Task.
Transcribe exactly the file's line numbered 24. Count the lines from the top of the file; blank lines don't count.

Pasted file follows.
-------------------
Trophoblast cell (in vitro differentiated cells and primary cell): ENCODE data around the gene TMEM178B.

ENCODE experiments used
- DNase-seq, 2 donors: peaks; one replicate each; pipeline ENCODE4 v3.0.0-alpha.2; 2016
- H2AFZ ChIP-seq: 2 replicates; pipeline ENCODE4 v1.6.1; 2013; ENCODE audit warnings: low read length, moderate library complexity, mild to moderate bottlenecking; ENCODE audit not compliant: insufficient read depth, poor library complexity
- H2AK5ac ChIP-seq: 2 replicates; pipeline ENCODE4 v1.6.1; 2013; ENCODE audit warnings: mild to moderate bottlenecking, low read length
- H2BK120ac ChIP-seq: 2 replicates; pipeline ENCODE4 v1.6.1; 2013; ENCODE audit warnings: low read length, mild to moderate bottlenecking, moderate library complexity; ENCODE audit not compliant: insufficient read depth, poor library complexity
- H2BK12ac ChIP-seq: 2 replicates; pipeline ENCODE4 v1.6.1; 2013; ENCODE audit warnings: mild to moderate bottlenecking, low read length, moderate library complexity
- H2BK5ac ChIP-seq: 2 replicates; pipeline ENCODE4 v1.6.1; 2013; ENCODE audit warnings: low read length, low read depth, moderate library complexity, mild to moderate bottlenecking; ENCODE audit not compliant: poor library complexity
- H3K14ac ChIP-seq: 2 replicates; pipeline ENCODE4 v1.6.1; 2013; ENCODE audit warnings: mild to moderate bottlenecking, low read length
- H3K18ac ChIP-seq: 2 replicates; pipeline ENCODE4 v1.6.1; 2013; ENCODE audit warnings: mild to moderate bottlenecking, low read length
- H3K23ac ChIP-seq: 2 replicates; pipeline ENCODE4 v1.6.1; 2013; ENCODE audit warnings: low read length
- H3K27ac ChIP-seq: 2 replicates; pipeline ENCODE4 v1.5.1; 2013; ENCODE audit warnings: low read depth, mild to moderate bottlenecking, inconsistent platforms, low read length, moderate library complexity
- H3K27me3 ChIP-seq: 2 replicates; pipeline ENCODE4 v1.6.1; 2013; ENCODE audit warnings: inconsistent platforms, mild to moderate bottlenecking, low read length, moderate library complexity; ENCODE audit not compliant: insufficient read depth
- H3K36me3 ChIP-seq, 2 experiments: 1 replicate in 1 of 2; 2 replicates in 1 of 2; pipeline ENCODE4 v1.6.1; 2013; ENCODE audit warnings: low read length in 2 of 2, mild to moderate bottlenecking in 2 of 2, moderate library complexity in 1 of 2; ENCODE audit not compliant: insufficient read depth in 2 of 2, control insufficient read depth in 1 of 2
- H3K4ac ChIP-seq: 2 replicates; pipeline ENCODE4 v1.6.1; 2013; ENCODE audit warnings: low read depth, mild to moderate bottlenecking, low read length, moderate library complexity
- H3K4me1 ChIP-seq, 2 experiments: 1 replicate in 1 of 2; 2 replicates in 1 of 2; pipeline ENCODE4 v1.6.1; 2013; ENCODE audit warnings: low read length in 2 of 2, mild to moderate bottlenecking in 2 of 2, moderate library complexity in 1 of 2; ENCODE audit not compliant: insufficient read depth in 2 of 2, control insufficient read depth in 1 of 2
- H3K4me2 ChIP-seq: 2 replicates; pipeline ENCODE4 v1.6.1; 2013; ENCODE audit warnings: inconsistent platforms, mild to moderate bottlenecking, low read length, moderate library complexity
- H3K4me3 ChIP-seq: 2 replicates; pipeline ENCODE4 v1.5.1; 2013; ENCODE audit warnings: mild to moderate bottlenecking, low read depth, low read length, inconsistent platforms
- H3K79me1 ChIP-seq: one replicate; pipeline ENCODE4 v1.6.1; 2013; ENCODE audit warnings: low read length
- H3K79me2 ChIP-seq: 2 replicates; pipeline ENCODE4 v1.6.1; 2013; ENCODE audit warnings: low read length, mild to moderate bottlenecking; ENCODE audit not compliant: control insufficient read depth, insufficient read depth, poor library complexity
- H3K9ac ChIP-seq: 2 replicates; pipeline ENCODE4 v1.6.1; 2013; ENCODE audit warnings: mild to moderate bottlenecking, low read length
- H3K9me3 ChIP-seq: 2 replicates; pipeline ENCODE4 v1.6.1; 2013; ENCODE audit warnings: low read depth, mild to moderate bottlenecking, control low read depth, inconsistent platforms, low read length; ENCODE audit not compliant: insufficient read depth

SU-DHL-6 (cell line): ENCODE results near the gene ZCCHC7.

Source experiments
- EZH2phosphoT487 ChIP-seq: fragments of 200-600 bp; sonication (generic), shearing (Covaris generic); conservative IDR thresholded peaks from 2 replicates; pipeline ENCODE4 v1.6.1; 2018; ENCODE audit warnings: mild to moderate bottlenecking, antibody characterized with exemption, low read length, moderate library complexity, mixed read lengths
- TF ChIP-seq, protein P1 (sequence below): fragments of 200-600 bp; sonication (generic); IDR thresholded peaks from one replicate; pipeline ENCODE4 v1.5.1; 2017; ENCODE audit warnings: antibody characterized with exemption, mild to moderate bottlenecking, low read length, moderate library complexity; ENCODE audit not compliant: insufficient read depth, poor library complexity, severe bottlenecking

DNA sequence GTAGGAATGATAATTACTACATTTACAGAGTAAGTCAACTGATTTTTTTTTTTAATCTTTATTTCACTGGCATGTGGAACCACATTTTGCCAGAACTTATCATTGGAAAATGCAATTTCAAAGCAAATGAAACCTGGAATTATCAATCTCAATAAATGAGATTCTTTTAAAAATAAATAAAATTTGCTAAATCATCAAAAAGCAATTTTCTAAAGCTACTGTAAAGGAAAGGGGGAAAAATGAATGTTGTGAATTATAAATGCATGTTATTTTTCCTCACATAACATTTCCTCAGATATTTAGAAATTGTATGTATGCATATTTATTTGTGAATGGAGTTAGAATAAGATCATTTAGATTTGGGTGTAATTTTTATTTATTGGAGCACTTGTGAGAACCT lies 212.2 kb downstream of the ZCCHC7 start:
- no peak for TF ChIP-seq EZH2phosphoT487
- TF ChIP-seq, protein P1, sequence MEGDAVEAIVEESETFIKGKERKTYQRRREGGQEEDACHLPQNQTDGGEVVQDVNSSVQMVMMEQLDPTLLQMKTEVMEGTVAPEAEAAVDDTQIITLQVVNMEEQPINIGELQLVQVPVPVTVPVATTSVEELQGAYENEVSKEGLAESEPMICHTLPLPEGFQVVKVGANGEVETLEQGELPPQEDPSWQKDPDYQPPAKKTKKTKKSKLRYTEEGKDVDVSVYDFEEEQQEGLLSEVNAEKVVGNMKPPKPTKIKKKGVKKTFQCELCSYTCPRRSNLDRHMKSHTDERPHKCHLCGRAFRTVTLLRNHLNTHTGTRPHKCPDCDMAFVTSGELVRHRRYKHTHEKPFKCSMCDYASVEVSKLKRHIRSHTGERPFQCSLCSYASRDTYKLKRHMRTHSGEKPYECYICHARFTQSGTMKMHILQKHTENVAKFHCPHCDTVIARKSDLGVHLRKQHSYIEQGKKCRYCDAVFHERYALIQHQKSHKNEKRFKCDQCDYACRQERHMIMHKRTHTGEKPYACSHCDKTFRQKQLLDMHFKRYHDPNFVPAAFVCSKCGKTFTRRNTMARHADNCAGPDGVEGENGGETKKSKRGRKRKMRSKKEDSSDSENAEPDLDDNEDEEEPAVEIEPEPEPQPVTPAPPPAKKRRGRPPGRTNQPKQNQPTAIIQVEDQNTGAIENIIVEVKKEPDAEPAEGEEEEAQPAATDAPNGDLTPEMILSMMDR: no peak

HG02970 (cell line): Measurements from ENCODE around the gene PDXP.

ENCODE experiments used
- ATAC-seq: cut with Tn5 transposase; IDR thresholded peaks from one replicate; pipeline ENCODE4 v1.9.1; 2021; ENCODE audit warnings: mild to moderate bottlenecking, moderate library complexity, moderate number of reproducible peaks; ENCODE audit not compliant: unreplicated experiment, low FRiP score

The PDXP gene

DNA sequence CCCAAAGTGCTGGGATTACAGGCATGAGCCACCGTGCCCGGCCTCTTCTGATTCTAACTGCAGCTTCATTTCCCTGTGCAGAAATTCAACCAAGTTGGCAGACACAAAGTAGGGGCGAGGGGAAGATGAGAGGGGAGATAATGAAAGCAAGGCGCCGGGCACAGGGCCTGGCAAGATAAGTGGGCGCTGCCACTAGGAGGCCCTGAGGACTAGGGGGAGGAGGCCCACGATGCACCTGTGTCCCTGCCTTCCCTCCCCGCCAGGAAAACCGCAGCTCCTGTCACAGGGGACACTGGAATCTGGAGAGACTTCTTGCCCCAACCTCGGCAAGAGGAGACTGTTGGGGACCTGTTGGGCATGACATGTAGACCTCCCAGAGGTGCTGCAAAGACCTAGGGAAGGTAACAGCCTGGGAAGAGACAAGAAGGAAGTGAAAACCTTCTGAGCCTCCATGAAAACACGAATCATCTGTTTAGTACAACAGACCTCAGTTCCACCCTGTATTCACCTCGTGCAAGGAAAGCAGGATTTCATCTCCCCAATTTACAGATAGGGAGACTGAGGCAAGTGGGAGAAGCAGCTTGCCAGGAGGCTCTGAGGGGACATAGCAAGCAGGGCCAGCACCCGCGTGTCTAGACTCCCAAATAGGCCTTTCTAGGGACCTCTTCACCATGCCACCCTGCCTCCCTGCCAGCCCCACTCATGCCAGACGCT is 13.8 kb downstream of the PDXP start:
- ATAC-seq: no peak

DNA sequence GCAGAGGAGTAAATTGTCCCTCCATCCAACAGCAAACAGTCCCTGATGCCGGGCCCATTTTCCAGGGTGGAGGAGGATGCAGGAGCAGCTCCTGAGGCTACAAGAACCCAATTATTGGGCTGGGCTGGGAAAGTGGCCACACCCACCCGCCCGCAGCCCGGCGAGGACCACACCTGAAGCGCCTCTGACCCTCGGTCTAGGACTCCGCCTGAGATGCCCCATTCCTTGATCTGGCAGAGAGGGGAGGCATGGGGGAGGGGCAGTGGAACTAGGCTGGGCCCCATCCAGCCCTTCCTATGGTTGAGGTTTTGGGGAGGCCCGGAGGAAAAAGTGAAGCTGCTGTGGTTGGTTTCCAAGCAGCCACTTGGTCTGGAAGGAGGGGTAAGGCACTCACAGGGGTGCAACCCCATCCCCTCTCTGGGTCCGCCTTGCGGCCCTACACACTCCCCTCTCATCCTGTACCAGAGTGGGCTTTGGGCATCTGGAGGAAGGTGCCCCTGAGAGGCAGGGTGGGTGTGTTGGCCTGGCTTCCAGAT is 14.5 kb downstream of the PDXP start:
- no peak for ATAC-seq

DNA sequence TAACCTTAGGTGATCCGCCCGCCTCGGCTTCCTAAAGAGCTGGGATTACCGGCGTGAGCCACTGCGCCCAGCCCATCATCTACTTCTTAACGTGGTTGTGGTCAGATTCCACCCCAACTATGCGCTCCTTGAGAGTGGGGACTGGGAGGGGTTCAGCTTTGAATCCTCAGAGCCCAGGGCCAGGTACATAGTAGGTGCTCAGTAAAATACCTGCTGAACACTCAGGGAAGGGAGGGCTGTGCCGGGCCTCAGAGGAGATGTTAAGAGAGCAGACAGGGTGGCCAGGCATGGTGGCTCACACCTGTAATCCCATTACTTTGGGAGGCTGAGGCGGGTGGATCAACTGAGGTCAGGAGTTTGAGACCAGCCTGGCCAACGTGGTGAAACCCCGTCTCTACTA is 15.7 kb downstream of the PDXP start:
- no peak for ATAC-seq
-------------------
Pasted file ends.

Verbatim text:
Source experiments